From that point on Anorexia is a slippery slope of obsession and denial. Rational I knew I was thin, knew it had to stop. But at the same time there was such a high from not eating, a thrill unlike any other, deadly and addictive. And the guilt and the shame from eating was so intense, it could make you dissolve into tears over a bowl of cereal. At times I thought my illness would be the end of me, there were days when I wished it would. I found myself trapped in a prison, so consumed by the lies in my head, that I hadn’t seen the bars descend around me. I thought that this was it, that the course of my life would forever be dictated by food. I thought there was no hope.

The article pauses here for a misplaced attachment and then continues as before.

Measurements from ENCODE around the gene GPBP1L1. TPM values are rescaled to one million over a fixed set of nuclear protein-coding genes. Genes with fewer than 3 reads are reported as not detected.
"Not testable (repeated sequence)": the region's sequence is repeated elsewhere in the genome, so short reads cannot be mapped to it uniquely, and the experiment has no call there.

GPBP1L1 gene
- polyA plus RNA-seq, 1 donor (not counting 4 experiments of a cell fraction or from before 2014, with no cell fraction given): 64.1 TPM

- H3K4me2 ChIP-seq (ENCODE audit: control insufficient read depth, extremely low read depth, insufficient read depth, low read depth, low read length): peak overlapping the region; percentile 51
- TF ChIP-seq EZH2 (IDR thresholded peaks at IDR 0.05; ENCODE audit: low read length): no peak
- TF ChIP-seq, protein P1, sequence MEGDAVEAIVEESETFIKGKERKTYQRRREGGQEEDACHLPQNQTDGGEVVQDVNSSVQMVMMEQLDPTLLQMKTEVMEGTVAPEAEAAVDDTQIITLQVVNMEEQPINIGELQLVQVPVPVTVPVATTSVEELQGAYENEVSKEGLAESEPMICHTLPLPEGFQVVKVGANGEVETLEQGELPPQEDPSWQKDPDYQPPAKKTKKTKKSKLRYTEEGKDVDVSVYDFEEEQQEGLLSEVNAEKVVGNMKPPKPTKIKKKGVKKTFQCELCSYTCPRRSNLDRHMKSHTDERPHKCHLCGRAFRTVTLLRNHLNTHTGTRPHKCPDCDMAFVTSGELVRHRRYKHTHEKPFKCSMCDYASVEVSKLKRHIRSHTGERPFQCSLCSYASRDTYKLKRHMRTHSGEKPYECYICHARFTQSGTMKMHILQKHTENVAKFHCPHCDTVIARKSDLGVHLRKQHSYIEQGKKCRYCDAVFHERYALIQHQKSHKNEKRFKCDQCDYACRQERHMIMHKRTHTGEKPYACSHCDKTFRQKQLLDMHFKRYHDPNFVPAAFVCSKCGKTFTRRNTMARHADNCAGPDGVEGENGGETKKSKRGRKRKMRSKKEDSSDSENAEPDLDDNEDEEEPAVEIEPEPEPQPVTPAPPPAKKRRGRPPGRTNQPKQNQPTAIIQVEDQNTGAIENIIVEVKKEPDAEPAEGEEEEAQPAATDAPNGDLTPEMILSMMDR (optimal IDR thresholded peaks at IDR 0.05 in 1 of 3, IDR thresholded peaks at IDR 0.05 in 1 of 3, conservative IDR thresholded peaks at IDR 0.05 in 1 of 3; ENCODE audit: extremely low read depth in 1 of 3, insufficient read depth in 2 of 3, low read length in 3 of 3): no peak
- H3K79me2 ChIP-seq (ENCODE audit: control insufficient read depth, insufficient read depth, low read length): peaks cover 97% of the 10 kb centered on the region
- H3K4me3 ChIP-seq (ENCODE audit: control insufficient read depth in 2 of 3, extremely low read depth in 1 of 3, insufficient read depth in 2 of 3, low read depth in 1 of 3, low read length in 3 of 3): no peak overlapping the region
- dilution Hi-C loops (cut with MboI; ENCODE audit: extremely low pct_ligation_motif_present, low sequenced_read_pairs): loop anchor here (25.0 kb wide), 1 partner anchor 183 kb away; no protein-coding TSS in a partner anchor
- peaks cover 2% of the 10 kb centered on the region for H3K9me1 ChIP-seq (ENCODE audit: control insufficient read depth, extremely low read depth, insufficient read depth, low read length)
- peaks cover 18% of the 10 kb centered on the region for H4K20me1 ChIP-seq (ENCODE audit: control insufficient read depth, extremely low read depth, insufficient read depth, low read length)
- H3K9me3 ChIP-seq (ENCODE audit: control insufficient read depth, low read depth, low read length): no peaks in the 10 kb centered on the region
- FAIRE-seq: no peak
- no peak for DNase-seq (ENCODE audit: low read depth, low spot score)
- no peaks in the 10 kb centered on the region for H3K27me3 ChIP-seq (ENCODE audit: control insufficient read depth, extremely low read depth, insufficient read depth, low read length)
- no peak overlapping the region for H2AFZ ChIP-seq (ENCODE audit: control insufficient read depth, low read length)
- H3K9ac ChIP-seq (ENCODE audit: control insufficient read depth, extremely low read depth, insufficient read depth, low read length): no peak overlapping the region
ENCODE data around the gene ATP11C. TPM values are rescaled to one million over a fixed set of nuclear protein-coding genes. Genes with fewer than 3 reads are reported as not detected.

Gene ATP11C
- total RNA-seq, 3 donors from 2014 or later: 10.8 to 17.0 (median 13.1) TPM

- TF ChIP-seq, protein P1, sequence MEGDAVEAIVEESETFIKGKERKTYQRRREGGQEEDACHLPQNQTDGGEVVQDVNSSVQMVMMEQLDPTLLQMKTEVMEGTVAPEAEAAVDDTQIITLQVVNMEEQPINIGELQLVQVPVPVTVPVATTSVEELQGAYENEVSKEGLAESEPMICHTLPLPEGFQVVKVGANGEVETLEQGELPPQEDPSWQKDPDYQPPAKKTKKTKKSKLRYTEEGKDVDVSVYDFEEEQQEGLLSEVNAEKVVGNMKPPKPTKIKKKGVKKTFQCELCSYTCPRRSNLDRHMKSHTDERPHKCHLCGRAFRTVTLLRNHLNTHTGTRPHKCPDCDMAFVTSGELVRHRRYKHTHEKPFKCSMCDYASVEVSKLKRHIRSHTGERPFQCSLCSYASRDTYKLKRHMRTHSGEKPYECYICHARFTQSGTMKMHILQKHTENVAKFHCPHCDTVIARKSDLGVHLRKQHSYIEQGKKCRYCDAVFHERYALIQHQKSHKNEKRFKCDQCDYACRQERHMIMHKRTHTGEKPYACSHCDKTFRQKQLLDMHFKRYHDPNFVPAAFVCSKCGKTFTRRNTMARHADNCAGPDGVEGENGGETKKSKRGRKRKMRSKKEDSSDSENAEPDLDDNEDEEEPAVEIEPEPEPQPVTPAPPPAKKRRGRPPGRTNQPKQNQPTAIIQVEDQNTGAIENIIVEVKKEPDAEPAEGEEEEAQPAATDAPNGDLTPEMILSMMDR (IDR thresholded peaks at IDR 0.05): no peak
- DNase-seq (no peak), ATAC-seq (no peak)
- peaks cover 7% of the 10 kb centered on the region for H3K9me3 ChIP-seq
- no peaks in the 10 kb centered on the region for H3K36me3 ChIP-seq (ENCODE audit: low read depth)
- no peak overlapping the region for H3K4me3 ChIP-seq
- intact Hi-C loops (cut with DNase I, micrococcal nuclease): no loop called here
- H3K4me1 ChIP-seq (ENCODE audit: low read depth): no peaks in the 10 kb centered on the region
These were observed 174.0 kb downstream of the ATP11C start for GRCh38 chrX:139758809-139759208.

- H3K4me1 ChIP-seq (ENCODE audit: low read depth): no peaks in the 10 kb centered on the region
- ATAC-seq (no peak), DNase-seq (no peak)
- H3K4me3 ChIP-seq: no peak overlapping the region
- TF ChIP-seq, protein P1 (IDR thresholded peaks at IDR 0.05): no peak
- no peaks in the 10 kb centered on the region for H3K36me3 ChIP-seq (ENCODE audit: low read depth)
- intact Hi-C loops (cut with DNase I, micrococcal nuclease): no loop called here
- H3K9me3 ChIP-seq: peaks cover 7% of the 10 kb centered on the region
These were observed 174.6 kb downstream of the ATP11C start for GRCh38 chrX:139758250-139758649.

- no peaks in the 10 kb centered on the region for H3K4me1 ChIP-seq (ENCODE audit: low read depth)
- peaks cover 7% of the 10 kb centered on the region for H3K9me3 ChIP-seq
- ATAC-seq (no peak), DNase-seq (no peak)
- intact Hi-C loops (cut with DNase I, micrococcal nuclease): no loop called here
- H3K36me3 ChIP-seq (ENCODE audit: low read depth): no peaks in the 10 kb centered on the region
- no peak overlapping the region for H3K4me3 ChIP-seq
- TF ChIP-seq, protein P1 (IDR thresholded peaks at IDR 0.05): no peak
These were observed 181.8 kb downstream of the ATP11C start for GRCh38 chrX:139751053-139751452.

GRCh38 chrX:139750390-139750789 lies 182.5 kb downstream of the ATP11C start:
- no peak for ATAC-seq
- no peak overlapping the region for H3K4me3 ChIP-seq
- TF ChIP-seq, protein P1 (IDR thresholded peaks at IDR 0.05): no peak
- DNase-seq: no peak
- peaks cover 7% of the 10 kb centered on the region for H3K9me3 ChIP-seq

But I’m writing this today because I was wrong. There is life after Anorexia. Recovery is a hard road, and I would be lying if I said it didn’t take every ounce of my strength to climb out of the hole I had fallen down. And yes there are still times now when it’s difficult, times when I’m stressed and unhappy, when I can hear that tempting whisper again. In fact this summer the whisper was louder than it has been in the three years since recovery. It took a lot of effort to get my diet back to what it was pre-Norway, to coax my appetite and my motivation back. I am not complacent enough to label myself as ‘recovered’ and forget all I’ve learnt. Recovery is a road I may always be travelling down. I know I may always have to be on my guard, to make sure nothing falls out of my diet. I will never again fast, no matter how many church sermons are preached on it. Nor will I ever cut out a food item for lent. It will never be okay for me to deliberately diet, regardless of how many of my friends are on one.